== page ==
Cut the cushions about 1 inch longer and wider than your finished cushion will be.  Foam compresses, and this is one of the tricks to keeping your cushions from sagging.  Then cover the foam with a layer of Dacron. Dacron will protect the foam from being "sawn" by the fabric and help it last longer.  Dacron also helps fill out any gaps. Use muslin to stretch across each of the top and bottom.  Use a staple gun to attach the muslin and stretch it onto the frame so as to compress the foam most of the way you want it to go.

You will want to leave stretching/compressing to be done by the finish layer of fabric.
muslin stretched and stapled to each piece

4.  Final layer of sunbrella fabric.  First step, pull your muslin center pieces through and staple to the frame.
From here it's just a matter of pulling and stapling. Start with the center of the fabric and center of the frame on length and width. Don't pull too hard on the corners or you'll bend the foam down too far.





Muslin which was sewn to the hinge of the cover
gets stapled to each box frame
Then the corners.  Then bisect each staple for the next staple pulling and smoothing with the flat of your hand as you go.  You may need to pull some of your original staples as things get tighter as you go.  Stand back and check with your eye every so often to make sure it looks and feels the way you want it to.  If not all you need to do is remove staples and make adjustments.  Loose Dacron works great for filling in areas to take away puckers.  I still need to do a bit of work here to get rid of the ones that you can see here.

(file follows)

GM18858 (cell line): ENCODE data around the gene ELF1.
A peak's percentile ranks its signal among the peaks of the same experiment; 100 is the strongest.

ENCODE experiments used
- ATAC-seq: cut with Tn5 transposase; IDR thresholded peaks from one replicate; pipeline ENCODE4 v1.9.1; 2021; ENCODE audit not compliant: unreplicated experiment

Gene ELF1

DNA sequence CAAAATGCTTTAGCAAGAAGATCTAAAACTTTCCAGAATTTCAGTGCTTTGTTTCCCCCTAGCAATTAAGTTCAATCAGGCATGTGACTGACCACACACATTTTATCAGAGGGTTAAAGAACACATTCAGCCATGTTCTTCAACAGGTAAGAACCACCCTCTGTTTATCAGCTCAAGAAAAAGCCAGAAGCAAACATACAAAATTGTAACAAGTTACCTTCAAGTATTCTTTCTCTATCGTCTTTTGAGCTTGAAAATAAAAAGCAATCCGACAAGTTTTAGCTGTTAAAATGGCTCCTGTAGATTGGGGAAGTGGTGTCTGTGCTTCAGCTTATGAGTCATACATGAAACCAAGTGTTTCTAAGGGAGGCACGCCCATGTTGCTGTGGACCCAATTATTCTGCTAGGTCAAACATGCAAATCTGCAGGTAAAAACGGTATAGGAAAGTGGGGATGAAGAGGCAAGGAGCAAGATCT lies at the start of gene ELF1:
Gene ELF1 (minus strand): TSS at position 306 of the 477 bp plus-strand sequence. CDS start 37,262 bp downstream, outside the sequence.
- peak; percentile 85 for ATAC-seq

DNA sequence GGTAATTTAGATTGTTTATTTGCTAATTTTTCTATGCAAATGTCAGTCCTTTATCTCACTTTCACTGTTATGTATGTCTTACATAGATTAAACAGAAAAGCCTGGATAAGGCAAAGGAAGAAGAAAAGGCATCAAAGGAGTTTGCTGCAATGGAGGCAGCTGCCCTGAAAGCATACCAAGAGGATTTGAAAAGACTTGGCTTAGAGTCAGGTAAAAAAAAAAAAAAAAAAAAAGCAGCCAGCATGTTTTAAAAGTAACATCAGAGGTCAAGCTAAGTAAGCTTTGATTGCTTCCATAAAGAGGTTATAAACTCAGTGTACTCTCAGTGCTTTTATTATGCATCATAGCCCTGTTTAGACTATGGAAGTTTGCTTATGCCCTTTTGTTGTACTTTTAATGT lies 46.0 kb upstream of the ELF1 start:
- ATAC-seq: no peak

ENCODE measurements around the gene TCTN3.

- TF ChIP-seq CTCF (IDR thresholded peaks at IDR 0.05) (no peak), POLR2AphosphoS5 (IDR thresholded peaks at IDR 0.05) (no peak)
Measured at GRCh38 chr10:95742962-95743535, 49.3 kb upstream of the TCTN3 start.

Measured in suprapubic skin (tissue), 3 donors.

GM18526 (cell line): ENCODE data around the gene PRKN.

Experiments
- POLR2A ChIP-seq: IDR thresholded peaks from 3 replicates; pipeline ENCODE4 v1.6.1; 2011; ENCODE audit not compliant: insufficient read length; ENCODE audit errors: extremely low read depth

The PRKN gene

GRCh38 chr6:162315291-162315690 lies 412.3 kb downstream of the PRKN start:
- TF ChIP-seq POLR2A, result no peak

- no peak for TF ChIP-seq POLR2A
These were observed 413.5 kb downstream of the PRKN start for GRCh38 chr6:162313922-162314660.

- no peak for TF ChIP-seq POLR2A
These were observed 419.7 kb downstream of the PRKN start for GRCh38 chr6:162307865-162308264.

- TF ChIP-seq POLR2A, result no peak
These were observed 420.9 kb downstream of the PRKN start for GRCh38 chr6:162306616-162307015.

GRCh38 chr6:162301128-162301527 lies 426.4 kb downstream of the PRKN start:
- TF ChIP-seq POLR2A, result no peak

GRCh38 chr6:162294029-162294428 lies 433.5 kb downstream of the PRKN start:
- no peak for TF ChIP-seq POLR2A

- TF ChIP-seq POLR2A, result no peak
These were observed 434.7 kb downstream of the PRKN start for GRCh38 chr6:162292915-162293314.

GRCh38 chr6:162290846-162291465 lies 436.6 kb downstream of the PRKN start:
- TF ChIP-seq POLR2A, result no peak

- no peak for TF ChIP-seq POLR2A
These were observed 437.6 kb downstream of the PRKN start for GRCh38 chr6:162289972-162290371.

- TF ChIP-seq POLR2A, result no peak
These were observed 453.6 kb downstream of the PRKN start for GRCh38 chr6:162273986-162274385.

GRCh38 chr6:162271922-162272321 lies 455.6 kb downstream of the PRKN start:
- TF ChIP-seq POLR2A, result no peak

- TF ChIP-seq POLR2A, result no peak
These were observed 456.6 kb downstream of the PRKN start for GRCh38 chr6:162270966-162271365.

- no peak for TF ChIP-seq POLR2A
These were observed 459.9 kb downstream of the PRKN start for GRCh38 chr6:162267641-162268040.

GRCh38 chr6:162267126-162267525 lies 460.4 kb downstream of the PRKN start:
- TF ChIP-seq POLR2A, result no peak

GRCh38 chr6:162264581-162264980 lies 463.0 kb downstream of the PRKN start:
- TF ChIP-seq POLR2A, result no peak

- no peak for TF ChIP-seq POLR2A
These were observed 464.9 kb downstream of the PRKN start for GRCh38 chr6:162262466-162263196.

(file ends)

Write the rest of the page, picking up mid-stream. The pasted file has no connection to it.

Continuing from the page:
The finished products: 


Cost of Materials
Sunbrella Fabric 5 yards at $12.95/yd  $65
Muslin  6 yds @ 1.99/yd                        12
Burlap 2.5 yds @1.49/yd                         4
Dacron 10 yds  @2.99/yd                      30
Foam (ouch)                                         118 
staples                                                      3

Total                                                     $232
Pro Job for comp                             700-800
savings                                              ~ $500 
Time probably about  6-10 hours

Sources
Sunbrella Fabric-- everywhere on line.  Look for sales.  I found a great deal at housefabric.com
Muslin, burlap, dacron widely available
Foam  don't buy cheap foam it doesn't last.    I like the folks at foamorder.com, and for me they happened to be local so I just went and picked it up.

Tuesday, September 4, 2012

Strawberry Fall 2012

Just got back from the 2012 Fall Strawberry Music Festival.  Gorgeous weather and the exceptional line up more than made up for the much more crowded camping scene.  Below is the "road"  the first line of Strawberry that begins before dawn on the First Day of the Festival as 4-5 miles of vehicles await entry and then an orderly but urgent scramble to obtain their cherished campsite.

 The line:  We were about a mile back even though we pulled onto the road well before the stated 6 am line up time.  That's us in the middle, and then a miles long line behind us.


We ended up with a fairly nice campsite, nearby our usual spot.  We did have a fairly cozy relationship with a rather large tree branch.  The new door and screen door worked out brilliantly!








Ben wasted no time hopping on his bike with all of his climbing gear to find a suitable spot to set up an anchor and rappel.  He spent hours scrambling on the big granite outcropping along Sunrise Trail.















But what we really come to Strawberry for is the music, and it did not disappoint.  Top Act in my book, none other than KD Lang, here singing the song that brought the entire festival to their feet mid set..  But the lineup was top to bottom awesome.  I especially liked new bands (to me) the Honeycutters as well as Birds of Chicago. Videos of both bands below.





















The Honey Cutters.


The Birds of Chicago

The Birds of Chicago